I wonder if, when VS2010 is done, someone could find some time to write a VS PowerToy to make it easier to look at these and maybe remove the incorrect per-file configurations? ;-)
Yes, in fact the conversion was really slow. But as you said, it was a one-time tax, so it really doesn't matter!
Woow going down from 1h,40 to 20secs ! There should have been a real bootleneck! :)
"lpbData" uses array new operator to allocate memory in CSettingsStore::Read(), but it uses free() to free memory.
Sorry, I don't know where to report the bug ^_^
please use http://connect.microsoft.com/VisualStudio to report bugs and suggestions
More important for us is to be able to identify which files have file-level settings. Consistency is very important for us, and I would like to be able to set options for all projects, and be able to identify which projects and files override these settings - such that I can get a report, probably from msbuild, which settings are different.
It's always interesting to hear about fixes that yield 2+ orders of magnitude improvement in performance. Can you elaborate on what the key change was?
We would appreciate any help in detecting any different projects and file level settings in a multi-project C++ application solution.
Our goal is to use the same project level settings for all projecs in the solution. We would also like to not use any file level custom settings.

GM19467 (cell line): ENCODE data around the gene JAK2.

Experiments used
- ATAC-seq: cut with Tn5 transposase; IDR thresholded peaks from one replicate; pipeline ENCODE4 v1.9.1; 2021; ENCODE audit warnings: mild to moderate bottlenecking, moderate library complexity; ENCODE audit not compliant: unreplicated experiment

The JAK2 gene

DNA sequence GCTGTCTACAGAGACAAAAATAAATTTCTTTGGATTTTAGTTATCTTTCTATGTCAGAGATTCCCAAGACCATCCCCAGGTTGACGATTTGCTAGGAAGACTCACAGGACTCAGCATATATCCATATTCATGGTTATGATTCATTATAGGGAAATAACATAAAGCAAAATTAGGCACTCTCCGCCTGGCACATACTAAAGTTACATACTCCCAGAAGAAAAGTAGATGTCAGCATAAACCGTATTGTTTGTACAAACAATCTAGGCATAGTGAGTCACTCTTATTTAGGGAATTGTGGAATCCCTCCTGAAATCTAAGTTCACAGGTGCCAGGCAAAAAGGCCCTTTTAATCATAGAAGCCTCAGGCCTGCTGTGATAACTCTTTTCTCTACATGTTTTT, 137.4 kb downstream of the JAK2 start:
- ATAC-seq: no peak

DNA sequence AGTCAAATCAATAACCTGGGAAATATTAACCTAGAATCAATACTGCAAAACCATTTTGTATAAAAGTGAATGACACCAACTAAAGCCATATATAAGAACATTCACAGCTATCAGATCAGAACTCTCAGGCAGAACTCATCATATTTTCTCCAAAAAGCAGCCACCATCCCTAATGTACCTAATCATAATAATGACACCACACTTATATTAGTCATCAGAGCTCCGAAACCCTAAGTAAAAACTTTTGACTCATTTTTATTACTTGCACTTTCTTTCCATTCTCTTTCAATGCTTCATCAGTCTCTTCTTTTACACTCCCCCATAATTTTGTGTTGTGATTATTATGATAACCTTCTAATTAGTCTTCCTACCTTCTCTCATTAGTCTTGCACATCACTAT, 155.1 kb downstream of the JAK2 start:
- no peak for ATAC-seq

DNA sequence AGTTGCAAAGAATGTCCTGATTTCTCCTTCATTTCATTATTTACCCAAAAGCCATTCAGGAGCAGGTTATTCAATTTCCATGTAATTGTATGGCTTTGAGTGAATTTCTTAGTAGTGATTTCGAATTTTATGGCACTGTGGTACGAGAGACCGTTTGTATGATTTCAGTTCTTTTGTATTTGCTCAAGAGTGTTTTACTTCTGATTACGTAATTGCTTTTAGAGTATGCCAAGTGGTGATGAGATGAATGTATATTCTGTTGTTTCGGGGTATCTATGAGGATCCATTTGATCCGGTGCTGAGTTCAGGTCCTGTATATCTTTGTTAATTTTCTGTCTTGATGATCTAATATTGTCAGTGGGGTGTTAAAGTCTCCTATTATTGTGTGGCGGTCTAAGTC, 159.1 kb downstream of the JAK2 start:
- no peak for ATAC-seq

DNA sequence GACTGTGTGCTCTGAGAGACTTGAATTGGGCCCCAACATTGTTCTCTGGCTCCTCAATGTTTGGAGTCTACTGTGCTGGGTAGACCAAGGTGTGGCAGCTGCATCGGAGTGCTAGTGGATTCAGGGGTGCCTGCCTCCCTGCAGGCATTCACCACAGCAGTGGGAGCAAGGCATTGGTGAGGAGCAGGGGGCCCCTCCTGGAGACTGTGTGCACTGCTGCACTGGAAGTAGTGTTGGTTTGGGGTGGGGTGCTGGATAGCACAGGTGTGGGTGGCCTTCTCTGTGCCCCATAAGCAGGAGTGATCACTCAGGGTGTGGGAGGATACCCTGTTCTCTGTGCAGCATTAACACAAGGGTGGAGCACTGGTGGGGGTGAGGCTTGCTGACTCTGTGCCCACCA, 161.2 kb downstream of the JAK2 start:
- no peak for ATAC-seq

We want to be able to answer the basic question:
Will this project build from an arbritrary directory on a machine with VS version 2010 without any extra manual tweaking?
We want to detect and avoid things like:
- hard coded paths to DLLs, projects, solution files, h files, c++ files
- custom pre and post build steps
- reliance on multiple copies of the same file (H or dll) in different subdirectories of the same project
Some real world cases we've seen:
- Developer creates mapped drives Q:, R:, S:, etc and then hard codes them to different projects (e.g., all gui dlls are on the Q: drive). This is a poor attempt at providing location independence. We want to start each project at a root directory (e.g., c:\dev\abc) and the have all files for that entire solution in that directory outside of builtin win32 OS dlls, .net BCL DLLS, etc.